5 Signs that it is Time for a Job ChangeJuly 2, 2018
Jumping back into the Job Market?July 3, 2018
Successful interviews of all types reflect a real interest in the other party. Curious, open-ended who, what, where and how questions lead to an expansion of the conversation. They help us understand, connect and learn from others. The right questions convey our interest, attention and appreciation for the gift of time the other person is so generously sharing with us.
Networking or information interviews help us build connections and gain information about an industry or company.
Identify five or six starter questions to get the conversation going. Then, let your natural curiosity take the lead.What to ask? Here are a few conversation starters by category.
What is the work like:
- What attracted you to this career or work?
- What do you love about your work?
- What are some of the biggest rewards of your position?
- What is your biggest challenge in this role?
- What drives you nuts about the job or industry?
- What is something that would surprise people about your day-to-day work?
- What is one thing you wish somebody would have told you before going into this field?
Skills and experience:
- What previous professional experiences have helped you most in this role?
- What is most important to prepare for a role like yours?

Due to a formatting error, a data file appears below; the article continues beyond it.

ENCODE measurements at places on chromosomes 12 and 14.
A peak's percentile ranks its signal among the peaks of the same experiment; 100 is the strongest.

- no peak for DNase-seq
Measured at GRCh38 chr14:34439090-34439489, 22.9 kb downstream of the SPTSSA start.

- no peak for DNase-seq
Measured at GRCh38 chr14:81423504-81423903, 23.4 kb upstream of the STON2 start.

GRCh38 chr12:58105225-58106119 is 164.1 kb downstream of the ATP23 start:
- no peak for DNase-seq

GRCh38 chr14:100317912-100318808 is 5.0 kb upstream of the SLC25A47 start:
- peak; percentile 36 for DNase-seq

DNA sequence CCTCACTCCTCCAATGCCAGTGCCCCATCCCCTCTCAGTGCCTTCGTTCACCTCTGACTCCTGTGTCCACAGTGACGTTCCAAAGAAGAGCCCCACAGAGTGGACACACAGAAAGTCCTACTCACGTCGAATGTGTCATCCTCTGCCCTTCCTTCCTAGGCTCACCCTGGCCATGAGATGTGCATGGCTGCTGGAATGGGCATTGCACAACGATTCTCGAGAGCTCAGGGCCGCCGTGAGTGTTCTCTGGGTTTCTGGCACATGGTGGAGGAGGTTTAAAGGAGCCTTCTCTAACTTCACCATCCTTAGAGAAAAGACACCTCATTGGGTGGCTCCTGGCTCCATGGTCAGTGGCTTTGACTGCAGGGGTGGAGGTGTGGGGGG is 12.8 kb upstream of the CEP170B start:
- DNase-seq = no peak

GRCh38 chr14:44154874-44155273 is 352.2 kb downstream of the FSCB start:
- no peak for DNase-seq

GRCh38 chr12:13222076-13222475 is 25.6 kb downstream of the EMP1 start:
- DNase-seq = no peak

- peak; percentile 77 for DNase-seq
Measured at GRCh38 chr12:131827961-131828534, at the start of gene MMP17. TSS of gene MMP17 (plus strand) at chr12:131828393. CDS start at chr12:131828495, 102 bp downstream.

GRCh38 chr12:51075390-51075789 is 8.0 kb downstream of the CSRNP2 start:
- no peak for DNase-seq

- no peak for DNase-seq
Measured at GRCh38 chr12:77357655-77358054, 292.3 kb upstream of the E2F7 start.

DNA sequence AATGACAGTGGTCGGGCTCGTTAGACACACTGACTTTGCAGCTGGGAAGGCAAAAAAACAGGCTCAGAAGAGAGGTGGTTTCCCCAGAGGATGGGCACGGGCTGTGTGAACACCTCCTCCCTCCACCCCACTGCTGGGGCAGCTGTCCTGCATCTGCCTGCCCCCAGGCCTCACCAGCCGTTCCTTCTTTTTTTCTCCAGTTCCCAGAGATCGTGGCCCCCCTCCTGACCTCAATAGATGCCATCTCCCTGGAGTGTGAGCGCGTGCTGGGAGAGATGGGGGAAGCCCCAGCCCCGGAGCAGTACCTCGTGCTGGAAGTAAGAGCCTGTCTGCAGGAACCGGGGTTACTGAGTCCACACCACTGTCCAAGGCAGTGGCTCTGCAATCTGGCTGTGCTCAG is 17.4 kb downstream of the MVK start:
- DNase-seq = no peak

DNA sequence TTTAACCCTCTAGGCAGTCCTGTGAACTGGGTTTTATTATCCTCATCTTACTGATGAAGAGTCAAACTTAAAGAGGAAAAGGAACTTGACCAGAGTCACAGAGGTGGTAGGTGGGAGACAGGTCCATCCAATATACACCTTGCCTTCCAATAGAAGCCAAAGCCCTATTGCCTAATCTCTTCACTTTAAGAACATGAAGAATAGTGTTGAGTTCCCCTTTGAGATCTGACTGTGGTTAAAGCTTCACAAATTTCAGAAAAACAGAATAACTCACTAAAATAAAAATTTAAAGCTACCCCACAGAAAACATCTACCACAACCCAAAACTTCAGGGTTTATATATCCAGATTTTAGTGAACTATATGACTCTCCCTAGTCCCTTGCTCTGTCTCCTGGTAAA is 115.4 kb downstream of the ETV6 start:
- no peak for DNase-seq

- What skills or expertise are essential for this role, or in this industry?
- Would you be willing to look at my résumé and tell me if I am on track?
- What developments on the horizon could affect future opportunities?
- What professional journals and organizations should I be reading?
- What trends or new technologies should I be aware of?
- Who are the industry movers and shakers?
- Based on your experience, who else would you recommend I speak with? (Would you be willing to connect me via email, LinkedIn, or phone? Or, may I use your name when reaching out to him or her?)
A few words of caution: when setting up an information interview be clear about the time commitment. Limit the meeting to 30 minutes unless the other party suggests a longer meeting. Stick to the agreed-upon time.
When you meet, do so in person. If that is not an option, suggest meeting via Skype or other video conferencing software. Talking face-to-face provides for a richer experience. If a third party connected you, reference that person during the conversation. Doing so will build a stronger connection.
Be curious, not nosy and never lead with your résumé. If it seems appropriate to share your résumé, do so near the end of the conversation.
Sincerely thank the person for her advice, suggestions and referrals. Suggest touching base by phone or email in a month or six weeks.
Send a warm, personal thank you. Yes, you may send it by email, although, sending it through the U.S. mail may have a longer lasting impact.
Dreading you next interview? My Interview Success package offers one-on-one practice addressing the questions you most fear. https://careercoachmonterey.com/services/
© 2017 Mary Jeanne Vincent. All rights reserved.